Author: Serena O'Sullivan

Young Australians prefer to get their news from family, study finds

While one-third of young Australians feel confident about spotting fake news online, most rarely or never try to find out if online news stories are true or not.

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People who share news on social media are more susceptible to misinformation

People with higher levels of news literacy are less likely to use social media for their news, preferring more trusted sources instead. People who do get their news from social media are much less skeptical of online news, which makes them vulnerable to misinformation.

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Swedish students are better at identifying fake images than fake news, a new study finds

The Uppsala University research noted nine out of 10 teenagers couldn’t distinguish a news story from an advertisement.

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Moderating uncivil comments takes an emotional toll and lowers trust in news

Uncivil comments taint people’s perception of a news site. They also make moderators more emotionally exhausted and less likely to trust said news outlet, researchers with UT Austin found.

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Young Americans aren’t as confident in their ability to spot fake news as Qatari youths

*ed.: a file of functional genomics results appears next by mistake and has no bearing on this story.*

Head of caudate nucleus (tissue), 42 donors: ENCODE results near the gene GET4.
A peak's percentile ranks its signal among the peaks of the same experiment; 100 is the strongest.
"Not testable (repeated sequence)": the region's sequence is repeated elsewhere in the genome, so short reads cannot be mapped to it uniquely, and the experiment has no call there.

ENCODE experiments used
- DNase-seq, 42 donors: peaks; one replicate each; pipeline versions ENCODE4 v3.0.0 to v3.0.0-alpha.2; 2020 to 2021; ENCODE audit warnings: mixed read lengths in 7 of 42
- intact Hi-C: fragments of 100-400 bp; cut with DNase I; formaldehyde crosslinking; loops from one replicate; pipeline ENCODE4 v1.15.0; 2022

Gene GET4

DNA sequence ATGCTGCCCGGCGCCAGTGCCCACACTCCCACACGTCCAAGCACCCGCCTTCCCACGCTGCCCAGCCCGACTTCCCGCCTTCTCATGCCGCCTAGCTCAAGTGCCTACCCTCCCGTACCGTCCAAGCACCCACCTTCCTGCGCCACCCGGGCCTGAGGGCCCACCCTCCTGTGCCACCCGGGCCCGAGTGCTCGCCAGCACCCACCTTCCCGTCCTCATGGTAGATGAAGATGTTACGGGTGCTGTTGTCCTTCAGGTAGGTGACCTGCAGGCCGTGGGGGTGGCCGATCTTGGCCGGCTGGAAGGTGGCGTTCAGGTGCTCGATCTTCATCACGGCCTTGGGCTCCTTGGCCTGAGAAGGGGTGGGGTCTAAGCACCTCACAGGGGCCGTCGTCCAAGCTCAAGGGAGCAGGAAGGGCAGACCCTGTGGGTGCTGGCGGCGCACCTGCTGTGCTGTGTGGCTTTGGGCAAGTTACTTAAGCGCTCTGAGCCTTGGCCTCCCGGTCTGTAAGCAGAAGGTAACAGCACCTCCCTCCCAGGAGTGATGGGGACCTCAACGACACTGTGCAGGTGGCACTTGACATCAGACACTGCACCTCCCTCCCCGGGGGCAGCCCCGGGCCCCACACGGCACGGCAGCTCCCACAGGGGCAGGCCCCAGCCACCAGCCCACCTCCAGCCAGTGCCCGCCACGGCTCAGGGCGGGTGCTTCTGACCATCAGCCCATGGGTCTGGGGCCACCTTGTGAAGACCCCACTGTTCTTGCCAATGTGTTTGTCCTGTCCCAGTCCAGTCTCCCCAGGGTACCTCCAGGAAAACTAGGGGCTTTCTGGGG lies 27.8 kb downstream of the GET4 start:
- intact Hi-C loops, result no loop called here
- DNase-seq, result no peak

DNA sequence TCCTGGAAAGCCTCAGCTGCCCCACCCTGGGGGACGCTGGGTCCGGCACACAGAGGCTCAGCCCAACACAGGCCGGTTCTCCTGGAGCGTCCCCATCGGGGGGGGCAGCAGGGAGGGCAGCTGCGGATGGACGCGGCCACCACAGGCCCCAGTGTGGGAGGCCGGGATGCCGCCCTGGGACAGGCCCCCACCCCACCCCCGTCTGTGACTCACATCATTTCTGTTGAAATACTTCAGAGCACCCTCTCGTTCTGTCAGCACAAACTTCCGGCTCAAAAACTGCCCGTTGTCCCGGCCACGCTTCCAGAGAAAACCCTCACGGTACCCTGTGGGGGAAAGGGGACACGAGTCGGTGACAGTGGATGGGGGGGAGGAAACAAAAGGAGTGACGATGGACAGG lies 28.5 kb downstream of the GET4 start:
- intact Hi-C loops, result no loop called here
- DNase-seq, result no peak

A new study notes Middle Eastern participants are more confident in identifying misinformation, but there was no significant difference in how people verified information.

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What’s standing in the way of Moroccan media literacy education?

Although many Moroccan secondary school teachers want to teach their students media literacy, educators cite limited training and materials as huge hurdles.

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Readers don’t buy outright lies — but social media users buy a blend of truth and partisan bias the most

Researchers say “fake news” is more defined by partisanship and identity politics than deception and misinformation.

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The different ways journalism and librarianship academia address fake news

A Bradley University professor found librarianship academic articles were less likely to be critical of misinformation on social media than journalism academic articles.

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More engagement leads to more fake news sharing, researchers say

Researchers asked: How can we encourage citizens to be enthusiastic and politically active without spreading misinformation? 

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More people spread made-up news than people who correct it

A new Online Civic Culture Centre study found most British social media users shy away from correcting misinformation — but a large chunk of people have spread misleading news.

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Working with local newsrooms to improve media literacy in their communities

How can increasing transparency and community engagement help journalists boost community media literacy? Managing Director Kristy Roschke will share News Co/Lab findings at NAMLE’s 2019 conference. 

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How emotional reactions influence the way audiences understand news

Findings suggest that a high “need for affect” (NFA), or desire for strong emotions, can mislead readers into thinking they learned more than they actually did.

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